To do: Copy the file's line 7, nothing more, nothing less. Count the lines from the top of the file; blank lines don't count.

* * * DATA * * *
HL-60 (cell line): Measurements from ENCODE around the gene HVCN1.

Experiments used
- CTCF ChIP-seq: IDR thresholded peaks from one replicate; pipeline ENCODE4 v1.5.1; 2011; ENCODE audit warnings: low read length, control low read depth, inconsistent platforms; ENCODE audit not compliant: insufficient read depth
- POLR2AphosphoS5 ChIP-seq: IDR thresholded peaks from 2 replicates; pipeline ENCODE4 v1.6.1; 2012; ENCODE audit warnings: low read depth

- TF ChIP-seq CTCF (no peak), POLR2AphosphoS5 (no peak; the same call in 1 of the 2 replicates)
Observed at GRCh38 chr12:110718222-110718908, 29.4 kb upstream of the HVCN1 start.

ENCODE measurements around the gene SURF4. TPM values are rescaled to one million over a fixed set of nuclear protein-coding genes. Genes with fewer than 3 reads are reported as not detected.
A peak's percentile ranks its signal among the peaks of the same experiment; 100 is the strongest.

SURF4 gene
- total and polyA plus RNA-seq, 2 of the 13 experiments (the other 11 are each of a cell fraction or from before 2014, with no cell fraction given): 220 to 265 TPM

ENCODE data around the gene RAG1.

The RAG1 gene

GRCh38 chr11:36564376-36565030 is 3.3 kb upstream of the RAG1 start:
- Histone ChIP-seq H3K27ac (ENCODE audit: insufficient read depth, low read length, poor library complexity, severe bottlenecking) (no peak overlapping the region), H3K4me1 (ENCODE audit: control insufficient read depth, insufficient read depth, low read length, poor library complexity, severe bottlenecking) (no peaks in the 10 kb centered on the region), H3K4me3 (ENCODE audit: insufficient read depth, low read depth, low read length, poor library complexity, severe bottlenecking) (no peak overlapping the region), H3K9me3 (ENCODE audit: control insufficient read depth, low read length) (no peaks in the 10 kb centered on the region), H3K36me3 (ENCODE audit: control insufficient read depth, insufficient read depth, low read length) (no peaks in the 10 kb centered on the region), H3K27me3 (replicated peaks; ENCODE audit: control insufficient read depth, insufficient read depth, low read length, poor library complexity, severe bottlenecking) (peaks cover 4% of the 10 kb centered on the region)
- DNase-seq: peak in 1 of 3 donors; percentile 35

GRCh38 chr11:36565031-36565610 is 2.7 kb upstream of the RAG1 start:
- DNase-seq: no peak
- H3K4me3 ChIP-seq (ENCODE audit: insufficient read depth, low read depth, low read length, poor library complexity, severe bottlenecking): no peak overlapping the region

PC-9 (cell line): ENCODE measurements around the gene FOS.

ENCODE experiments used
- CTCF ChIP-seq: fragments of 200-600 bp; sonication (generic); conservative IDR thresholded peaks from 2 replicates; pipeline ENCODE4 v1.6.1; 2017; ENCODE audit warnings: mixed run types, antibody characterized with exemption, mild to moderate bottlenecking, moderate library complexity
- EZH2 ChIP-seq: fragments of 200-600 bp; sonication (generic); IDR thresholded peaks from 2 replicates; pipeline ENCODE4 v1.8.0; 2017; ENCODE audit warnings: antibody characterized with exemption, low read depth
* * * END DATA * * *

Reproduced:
ENCODE measurements around the gene SURF4. TPM values are rescaled to one million over a fixed set of nuclear protein-coding genes. Genes with fewer than 3 reads are reported as not detected.